A bug in the Twitter social network allowed an attacker to post tweets as a different user, without having access to the victim’s account.
Discovered by a security researcher going by the name of kedrisec, the issue was reported to Twitter on February 26 and was resolved two days later. The vulnerability was assessed High severity and the reporter received a $7,560 bounty for it.
The issue resided in the handling of Twitter Ads Studio requests, Twitter explains: “By sharing media with a victim user and then modifying the post request with the victim’s account ID the media in question would be posted from the victim’s account.”
No evidence of the flaw being exploited in the wild has been found so far, with the reporter being the only one to have leveraged the vulnerability, Twitter says.
In their write-up, the researcher explains that the issue leverages Twitter’s ads service, which “has media-library with the possibility to upload media-files (video, pictures, GIF-animation).” The service also offers the option to review media-files uploaded before and which were used when a tweet was published.
The library is located at https://ads.twitter.com/accounts/*id_of_user_account*/media and allows the user not only to view the media file, but also to tweet the file or share it with other users. The function for tweeting has access to account_id, owner_id (image owner), user_id (the user the tweet will be published to), and media_key (id of the media-file that is being published).
Attempting to replace the owner_id and user_id in intercepted GET request and JSON or in POST returned errors. The POST error, however, revealed that the service doesn’t accept the user with the replaced owner_id as the owner of the media file.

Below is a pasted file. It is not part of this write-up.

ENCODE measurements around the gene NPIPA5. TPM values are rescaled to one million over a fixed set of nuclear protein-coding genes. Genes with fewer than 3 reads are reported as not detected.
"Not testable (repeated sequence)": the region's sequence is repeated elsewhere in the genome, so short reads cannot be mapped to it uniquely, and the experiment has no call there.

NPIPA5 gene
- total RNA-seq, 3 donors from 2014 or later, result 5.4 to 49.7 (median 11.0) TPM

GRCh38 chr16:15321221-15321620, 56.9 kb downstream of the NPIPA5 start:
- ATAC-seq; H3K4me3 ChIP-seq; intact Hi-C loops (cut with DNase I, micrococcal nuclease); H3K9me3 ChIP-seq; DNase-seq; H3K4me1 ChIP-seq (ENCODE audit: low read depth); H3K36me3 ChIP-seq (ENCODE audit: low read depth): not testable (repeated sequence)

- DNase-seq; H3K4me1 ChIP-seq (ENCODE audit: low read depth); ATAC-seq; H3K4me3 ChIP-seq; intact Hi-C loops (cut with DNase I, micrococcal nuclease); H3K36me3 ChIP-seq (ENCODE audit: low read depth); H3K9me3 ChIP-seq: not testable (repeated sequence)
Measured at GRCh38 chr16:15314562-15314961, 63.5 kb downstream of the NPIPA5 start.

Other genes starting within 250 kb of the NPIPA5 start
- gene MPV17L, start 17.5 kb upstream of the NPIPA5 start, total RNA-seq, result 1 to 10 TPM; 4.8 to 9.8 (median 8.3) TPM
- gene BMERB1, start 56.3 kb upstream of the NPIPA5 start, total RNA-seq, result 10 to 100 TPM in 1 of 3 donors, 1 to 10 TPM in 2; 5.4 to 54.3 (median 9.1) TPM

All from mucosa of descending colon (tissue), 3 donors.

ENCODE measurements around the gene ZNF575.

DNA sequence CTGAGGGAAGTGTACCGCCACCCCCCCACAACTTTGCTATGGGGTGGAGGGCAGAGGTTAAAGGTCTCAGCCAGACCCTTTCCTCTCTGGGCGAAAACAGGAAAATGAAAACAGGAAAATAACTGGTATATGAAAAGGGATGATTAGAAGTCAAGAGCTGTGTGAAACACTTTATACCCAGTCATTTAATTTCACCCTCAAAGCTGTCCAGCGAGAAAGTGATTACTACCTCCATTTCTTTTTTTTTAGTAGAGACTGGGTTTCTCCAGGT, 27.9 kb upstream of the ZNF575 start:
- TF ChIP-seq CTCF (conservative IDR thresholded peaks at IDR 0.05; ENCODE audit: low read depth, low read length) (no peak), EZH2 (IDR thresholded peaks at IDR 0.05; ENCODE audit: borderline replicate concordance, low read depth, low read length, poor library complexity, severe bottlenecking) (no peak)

The researcher then attempted to modify not only owner_id and user_id, but media_key in POST as well, which resulted in a successful attempt of tweet publication. While this allowed the researcher to publish as any user, it did show a limitation: they could publish only if the user had media-files uploaded and also had to know the media_key of the file, which is almost impossible to get, as it contains 18 digits.
However, if the attacker shared a media-file with the targeted user (meaning the attacker already knows the media_key), the service would consider the victim being the owner of the file, thus allowing the attacker to successfully impersonate the victim when tweeting.
In short, the attack would include the following steps: uploading a file, sharing the file with the targeted user, intercept the query for tweet publication and change in POST the owner_id and user_id (the media_key, which is already known to the attack, doesn’t change).